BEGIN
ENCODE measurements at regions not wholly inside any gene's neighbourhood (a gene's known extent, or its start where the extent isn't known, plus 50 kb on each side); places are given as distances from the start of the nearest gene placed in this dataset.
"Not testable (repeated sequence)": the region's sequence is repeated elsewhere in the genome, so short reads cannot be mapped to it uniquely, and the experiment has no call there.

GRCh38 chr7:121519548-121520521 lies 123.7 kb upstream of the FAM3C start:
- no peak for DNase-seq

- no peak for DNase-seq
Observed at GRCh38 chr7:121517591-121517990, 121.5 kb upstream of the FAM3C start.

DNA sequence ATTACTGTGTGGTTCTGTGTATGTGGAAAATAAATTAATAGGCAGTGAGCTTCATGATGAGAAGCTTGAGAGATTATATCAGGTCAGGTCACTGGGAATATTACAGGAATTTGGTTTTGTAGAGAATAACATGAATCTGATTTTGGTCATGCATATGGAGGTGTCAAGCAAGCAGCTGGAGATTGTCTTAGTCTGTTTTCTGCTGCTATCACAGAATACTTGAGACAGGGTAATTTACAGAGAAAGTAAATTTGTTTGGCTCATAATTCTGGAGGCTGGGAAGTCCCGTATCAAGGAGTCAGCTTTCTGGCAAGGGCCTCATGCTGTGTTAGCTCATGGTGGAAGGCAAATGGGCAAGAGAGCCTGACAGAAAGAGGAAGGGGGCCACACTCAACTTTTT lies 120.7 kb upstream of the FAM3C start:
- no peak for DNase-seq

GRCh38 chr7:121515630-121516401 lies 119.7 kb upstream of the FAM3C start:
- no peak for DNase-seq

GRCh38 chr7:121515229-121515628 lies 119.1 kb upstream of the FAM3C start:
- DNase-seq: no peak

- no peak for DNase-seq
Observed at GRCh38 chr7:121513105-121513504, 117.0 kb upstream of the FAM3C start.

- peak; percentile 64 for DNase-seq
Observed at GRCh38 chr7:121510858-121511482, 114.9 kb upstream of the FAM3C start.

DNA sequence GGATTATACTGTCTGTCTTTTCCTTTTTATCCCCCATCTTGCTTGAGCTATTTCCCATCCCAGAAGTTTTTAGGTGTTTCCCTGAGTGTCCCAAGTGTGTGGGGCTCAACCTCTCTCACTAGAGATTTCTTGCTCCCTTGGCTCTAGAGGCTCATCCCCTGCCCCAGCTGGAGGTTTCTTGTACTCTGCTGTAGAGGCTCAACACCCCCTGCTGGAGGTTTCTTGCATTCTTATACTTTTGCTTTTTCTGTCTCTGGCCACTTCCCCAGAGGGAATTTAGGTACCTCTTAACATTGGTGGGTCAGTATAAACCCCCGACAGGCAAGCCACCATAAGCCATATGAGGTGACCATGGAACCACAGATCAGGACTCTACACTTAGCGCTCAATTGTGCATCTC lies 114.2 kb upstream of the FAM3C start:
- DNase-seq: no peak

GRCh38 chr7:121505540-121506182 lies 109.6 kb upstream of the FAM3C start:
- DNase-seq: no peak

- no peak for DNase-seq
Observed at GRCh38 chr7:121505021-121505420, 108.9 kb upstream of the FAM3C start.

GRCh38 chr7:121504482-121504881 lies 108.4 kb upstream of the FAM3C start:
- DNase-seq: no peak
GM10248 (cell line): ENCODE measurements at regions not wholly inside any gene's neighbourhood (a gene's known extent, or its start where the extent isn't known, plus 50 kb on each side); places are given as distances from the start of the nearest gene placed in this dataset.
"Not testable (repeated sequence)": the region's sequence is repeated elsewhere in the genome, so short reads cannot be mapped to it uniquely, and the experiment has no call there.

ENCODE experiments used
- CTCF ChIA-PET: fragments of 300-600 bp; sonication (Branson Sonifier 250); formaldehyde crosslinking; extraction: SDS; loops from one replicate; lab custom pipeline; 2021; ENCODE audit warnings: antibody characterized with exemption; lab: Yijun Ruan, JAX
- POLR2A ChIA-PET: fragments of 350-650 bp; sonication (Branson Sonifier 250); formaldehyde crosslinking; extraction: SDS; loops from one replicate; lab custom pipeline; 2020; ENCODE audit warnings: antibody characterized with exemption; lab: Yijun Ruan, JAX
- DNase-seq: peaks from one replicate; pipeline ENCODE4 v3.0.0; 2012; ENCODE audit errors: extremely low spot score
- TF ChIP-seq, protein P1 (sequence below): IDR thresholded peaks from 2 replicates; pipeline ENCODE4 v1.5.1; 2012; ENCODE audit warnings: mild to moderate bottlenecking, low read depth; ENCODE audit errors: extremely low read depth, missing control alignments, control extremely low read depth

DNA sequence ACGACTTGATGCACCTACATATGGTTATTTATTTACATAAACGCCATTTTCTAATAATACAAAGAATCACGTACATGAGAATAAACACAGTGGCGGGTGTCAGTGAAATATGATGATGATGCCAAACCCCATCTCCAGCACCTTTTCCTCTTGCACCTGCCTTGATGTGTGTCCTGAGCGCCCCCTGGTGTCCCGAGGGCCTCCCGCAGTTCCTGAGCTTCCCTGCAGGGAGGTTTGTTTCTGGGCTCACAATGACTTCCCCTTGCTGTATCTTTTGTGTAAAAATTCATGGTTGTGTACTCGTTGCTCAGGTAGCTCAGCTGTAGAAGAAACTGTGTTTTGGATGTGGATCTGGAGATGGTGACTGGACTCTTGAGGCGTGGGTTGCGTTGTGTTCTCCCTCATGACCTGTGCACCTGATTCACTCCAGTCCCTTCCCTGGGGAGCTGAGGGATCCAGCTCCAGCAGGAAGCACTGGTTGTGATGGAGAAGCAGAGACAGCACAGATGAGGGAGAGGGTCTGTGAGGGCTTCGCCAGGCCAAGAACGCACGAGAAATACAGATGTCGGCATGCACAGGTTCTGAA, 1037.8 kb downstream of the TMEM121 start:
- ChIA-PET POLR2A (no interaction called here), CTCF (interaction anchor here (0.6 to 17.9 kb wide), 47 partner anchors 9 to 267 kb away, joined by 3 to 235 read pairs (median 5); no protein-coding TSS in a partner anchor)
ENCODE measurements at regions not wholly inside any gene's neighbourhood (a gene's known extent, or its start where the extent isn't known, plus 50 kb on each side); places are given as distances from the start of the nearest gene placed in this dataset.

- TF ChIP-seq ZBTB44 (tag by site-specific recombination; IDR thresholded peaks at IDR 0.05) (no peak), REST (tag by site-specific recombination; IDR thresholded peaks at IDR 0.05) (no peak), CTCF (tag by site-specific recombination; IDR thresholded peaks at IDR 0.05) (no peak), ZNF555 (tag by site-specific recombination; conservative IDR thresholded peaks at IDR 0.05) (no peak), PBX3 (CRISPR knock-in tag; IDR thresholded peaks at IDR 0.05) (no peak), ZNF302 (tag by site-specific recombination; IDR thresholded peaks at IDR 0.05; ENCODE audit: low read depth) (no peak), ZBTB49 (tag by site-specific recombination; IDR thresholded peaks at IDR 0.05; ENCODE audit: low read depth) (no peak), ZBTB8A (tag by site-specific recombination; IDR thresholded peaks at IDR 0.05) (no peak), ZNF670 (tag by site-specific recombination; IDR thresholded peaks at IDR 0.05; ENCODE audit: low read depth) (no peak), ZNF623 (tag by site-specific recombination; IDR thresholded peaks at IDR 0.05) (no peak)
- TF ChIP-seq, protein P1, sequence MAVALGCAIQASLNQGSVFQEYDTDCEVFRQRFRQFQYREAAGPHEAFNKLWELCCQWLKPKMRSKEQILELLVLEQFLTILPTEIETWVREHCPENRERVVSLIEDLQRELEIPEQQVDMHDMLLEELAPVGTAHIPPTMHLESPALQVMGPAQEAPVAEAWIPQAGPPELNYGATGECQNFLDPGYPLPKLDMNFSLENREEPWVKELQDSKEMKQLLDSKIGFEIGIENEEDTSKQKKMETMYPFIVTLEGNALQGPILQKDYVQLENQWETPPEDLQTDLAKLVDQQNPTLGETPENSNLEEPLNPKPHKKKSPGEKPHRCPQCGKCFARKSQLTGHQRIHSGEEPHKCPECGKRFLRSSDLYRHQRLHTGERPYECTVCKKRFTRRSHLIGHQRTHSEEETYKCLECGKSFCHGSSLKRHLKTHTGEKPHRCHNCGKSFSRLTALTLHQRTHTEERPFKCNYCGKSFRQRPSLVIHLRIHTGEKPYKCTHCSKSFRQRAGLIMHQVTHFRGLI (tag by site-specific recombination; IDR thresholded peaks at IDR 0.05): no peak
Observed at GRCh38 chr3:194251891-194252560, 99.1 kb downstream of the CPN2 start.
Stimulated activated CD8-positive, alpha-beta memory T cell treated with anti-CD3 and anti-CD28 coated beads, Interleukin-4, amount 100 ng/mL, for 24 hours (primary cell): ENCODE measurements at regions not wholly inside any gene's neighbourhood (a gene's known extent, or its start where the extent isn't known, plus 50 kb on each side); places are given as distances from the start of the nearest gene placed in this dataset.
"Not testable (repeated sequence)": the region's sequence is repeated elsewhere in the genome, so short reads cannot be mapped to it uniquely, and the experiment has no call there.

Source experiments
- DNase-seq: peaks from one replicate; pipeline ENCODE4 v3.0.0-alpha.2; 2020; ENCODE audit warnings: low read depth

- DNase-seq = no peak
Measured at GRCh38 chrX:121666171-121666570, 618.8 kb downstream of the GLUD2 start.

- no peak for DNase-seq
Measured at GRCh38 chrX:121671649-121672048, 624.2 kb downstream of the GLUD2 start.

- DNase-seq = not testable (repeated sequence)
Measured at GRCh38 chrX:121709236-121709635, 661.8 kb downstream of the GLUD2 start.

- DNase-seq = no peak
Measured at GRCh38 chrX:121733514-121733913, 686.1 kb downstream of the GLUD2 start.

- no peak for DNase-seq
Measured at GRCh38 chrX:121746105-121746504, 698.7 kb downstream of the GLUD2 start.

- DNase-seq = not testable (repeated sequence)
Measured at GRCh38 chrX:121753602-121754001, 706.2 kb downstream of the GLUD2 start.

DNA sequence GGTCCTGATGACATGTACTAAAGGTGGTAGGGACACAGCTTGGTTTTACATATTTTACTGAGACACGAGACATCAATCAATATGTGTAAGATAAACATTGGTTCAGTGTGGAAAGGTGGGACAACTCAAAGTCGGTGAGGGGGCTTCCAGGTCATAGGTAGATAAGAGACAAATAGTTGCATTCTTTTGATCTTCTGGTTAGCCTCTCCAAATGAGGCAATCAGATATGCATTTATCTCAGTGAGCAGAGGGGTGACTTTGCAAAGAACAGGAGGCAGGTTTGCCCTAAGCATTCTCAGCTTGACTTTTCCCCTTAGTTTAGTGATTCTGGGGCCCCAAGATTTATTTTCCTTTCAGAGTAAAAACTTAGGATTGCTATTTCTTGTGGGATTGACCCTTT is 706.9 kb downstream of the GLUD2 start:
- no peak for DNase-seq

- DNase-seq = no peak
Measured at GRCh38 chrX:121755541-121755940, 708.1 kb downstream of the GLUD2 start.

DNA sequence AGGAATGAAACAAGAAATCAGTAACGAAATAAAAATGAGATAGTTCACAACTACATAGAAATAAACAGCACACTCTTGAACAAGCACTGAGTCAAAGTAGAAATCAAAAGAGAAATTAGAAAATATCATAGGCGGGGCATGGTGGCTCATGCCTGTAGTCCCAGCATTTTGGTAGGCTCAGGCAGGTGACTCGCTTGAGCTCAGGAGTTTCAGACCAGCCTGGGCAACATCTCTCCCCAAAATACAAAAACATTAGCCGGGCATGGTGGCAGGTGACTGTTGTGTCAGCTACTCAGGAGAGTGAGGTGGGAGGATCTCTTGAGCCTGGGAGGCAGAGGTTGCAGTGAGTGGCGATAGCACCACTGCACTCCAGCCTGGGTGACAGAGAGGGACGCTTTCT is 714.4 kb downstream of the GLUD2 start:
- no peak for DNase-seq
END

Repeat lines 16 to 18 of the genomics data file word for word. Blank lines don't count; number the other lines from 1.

Observed at GRCh38 chr7:121510858-121511482, 114.9 kb upstream of the FAM3C start.

DNA sequence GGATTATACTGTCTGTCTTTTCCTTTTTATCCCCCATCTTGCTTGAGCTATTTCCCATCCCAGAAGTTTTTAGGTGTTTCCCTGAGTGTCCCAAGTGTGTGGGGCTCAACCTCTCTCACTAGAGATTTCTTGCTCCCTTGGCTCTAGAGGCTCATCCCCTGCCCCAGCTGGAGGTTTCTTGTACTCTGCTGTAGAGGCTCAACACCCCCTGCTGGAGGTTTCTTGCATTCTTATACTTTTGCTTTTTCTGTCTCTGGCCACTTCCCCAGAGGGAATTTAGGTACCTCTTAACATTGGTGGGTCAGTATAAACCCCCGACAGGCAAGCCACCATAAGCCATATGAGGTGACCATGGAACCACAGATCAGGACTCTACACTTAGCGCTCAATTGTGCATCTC lies 114.2 kb upstream of the FAM3C start:
- DNase-seq: no peak